CLIQUE AQUI para visualizar o ensaio completo
Professor John Owusu Gyapong, Vice Chancellor, University of Health and Allied Sciences (UHAS) has observed that high school certificate is no longer sufficient as a terminal credential in the current information and technology-based economy.
He said a cursory observation indicated that most fast growing jobs that paid reasonably well required at least a post-secondary education and urged Senior High School graduates to look beyond that level.
Professor Owusu Gyapong said this in a speech read on his behalf at the fourth graduation ceremony of Wallahs Academy Senior High School in Ho on the theme, “After Senior High School Education, What Next?”
He said it was unfortunate that students’ high school experiences too often failed to prepare them for post-secondary education or for the rigours of work in an information-based economy.
Prof. Owusu Gyapong said information received from industry consistently showed that many high school graduates did not meet employers’ standards in a variety of academic areas as well as in employable skills of attendance, teamwork and work habits and blamed it on “disconnections” in the system.
He therefore called for re-alignment of high school curricula with expectations of post-secondary education and work and stressed the need for early transition planning.
Prof. Owusu Gyapong said giving information on activities such as paid and unpaid internships, youth apprenticeship and “job shadowing” would provide realistic exposure to would- be high school graduates.
Mr Maxwell Affram, rector of the school asked the graduands not to be in a hurry to “taste limitless freedom” outside school and asked them to be worthy ambassadors of the school.
He said the school got 100 per cent pass in the 2016 West Africa Senior Secondary Certificate Examination (WASSCE) and said it was achieving its vision of being a centre of excellence.GNA
Prof. Owusu Gyapong
Source : Ghanian Times
The policy, he said, would give the private sector the space to expand their businesses, create jobs, and grow the economy.
Addressing the Ghanaian community in Dakar, Senegal on Tuesday, the President said although the state would lose one billion dollars from the exchequer, the decision would have positive impact on the economy.
He said his administration had begun fulfilling the promises made to Ghanaians in the run-up to the election and indicated that Ghanaians would soon reap the benefit of the pledges he made to them.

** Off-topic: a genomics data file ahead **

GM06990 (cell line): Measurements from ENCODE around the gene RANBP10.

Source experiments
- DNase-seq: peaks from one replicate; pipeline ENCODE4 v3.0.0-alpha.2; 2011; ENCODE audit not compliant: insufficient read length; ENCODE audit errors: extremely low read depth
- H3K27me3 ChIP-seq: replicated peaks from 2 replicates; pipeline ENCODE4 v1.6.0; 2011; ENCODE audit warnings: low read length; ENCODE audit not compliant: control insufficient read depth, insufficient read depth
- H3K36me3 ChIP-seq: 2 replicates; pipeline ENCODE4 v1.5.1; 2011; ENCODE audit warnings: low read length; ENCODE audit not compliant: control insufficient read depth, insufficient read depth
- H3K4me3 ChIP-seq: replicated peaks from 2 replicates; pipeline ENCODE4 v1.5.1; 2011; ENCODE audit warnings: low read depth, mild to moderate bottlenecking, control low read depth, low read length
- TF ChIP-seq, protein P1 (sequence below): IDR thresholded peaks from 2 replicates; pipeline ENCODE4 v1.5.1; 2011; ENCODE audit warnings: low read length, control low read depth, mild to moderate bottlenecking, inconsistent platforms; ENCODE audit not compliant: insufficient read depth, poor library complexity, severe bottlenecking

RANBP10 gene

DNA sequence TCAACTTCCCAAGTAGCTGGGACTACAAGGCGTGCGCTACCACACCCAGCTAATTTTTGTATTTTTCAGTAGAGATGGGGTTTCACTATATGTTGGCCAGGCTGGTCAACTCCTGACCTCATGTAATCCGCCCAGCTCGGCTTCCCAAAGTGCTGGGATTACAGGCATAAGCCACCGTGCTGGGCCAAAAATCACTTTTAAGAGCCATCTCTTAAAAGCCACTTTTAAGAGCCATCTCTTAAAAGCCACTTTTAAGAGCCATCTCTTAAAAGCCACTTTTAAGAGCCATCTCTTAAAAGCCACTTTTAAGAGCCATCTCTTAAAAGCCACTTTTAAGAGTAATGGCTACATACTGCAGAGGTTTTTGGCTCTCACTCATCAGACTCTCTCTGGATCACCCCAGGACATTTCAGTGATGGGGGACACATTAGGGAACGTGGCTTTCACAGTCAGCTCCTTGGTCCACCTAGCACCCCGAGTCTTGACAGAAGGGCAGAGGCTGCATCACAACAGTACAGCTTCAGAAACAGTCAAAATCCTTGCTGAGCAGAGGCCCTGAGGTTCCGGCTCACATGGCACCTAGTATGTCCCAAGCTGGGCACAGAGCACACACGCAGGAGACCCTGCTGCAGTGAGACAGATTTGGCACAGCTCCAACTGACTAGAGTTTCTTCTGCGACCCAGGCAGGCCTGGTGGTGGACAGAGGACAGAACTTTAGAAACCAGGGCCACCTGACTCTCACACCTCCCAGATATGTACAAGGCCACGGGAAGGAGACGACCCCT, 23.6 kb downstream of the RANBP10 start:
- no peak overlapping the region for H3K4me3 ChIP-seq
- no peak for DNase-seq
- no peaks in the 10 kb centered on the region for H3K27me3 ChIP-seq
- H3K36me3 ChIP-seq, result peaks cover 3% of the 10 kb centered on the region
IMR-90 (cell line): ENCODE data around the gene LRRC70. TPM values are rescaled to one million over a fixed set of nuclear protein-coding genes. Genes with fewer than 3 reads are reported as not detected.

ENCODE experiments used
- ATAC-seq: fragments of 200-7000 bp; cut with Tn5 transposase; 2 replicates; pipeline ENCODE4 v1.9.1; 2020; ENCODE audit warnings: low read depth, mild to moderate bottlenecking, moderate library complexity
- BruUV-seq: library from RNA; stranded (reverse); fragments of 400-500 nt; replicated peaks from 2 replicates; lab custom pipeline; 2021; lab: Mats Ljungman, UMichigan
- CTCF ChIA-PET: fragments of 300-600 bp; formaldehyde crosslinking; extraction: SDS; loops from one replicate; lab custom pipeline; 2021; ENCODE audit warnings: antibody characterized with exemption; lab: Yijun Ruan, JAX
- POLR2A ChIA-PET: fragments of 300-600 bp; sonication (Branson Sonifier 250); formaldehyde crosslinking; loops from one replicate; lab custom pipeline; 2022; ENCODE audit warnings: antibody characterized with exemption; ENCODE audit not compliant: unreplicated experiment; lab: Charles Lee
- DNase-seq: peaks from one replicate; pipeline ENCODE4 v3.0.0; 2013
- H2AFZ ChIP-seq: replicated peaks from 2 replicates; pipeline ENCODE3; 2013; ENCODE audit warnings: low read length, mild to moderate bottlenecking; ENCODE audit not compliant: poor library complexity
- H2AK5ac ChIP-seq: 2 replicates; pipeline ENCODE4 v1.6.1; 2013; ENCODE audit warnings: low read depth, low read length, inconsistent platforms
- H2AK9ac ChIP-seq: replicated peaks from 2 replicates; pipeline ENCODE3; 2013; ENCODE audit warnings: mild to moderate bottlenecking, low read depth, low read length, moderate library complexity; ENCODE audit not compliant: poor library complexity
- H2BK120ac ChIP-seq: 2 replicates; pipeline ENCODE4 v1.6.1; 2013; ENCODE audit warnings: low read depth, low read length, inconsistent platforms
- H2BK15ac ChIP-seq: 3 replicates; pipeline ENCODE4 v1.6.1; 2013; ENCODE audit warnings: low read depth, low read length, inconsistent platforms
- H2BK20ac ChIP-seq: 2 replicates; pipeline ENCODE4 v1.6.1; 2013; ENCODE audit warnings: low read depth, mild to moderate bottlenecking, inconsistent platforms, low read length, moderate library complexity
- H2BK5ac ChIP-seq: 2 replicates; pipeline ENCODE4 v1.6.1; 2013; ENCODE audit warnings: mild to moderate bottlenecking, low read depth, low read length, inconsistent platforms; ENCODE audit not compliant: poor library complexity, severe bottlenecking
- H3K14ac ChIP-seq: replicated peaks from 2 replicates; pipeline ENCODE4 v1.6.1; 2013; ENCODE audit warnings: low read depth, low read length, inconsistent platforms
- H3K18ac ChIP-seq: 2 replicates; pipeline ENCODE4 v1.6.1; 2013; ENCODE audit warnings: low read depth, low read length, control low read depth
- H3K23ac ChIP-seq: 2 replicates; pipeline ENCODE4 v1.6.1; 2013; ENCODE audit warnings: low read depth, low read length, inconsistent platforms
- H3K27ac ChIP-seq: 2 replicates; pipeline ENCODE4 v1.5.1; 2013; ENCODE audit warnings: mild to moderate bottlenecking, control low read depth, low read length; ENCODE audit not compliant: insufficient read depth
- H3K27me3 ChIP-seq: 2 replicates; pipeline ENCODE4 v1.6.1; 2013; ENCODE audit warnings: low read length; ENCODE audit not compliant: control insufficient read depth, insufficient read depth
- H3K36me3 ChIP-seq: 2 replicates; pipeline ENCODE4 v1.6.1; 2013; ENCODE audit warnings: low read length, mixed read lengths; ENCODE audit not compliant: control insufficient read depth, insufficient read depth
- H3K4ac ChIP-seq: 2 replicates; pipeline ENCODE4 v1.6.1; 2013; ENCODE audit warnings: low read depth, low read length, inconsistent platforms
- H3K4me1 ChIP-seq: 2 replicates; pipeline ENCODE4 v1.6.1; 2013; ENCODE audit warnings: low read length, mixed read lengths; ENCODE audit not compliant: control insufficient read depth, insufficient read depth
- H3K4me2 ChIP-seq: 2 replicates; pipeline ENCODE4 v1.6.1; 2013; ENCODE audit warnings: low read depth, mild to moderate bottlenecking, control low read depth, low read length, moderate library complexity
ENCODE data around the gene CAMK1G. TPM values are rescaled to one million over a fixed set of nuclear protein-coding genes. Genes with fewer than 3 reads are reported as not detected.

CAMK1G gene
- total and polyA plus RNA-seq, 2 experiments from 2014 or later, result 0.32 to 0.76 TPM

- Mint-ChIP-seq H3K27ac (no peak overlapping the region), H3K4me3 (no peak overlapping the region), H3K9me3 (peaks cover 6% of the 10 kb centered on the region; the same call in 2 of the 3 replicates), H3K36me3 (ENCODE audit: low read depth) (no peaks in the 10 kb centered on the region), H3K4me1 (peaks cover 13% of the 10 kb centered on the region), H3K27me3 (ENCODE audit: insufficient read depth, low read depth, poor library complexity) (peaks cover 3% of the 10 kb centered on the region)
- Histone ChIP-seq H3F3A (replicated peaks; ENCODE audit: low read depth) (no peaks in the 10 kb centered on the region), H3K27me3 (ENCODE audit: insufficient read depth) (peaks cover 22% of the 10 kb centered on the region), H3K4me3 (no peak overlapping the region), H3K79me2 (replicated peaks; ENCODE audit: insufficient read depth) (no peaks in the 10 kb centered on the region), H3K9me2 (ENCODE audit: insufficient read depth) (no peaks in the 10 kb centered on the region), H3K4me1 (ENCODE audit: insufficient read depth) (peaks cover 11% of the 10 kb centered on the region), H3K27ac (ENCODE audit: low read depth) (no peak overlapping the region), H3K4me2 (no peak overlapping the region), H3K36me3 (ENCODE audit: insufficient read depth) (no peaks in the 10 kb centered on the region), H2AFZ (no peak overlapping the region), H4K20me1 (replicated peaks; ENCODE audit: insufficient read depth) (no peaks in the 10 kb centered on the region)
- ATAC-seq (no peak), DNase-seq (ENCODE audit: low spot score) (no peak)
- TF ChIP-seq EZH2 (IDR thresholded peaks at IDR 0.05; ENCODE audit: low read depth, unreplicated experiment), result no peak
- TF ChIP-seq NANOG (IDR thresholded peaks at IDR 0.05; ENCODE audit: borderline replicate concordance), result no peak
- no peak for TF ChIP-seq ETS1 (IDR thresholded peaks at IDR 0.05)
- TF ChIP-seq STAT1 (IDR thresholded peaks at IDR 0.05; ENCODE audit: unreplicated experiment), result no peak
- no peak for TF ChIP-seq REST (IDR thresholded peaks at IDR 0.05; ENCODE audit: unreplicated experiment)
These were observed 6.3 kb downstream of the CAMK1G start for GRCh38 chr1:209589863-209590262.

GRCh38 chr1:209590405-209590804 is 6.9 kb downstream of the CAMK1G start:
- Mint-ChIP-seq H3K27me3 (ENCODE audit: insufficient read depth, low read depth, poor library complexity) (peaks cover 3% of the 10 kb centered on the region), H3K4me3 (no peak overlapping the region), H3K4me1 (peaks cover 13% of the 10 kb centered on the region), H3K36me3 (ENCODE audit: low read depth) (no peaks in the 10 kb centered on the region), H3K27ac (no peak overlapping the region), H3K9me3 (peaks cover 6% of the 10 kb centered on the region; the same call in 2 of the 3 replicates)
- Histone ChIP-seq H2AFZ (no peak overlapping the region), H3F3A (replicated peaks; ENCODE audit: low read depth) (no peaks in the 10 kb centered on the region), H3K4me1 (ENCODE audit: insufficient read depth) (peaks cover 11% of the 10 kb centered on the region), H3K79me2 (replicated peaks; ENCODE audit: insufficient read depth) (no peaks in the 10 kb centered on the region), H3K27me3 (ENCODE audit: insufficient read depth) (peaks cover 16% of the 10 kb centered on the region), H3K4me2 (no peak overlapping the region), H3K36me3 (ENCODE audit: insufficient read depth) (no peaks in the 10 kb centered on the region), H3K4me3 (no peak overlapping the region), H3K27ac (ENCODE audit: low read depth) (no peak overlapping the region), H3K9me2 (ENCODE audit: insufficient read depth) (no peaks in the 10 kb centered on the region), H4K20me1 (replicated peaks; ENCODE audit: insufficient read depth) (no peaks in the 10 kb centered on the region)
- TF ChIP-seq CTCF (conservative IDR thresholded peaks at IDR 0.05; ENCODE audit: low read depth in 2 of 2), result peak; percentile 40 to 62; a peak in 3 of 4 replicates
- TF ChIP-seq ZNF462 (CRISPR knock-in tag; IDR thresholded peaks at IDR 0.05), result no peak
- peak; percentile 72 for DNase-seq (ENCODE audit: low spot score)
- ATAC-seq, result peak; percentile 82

President Akufo-Addo indicated that he did not make the promises to win votes, as his political opponents sought to portray, but made them to save the future of our country.
“I have said to the Ghanaian people that it is my intention that all these critical commitments are upheld. With correct and honest leadership, we can get to where all of us want to get to. I am confident of that the path we are on,” he said.
The path to returning Ghana onto the path of progress and prosperity, he indicated, had begun with the revival of the Ghanaian economy.
“If the private sector does not have the strength to be able to operate and grow, it becomes difficult to create jobs. So our attitude has been that, let us do whatever we can to strengthen the private sector in Ghana to work and create jobs, especially for our young people in Ghana,” he said
President Akufo-Addo described the Free Senior High School Policy as his obsession, indicating that, his government would fund the cost of public Senior High Schools for all those who qualify for entry from the 2017/2018 academic year onwards.
With the restoration of the National Health Insurance Scheme being a major campaign pledge, President Akufo-Addo noted that his government had found it necessary to find the money to stave the scheme off collapse.
“The NHIS was collapsing because it owed so much to the providers, and a lot of the providers were insisting on ‘cash and carry’. We don’t want to go back to ‘cash and carry’. We have begun to claw back the arrears and began now to pay the service providers. So in the months ahead of us, we are going to see the full recovery of the NHIS,” he assured.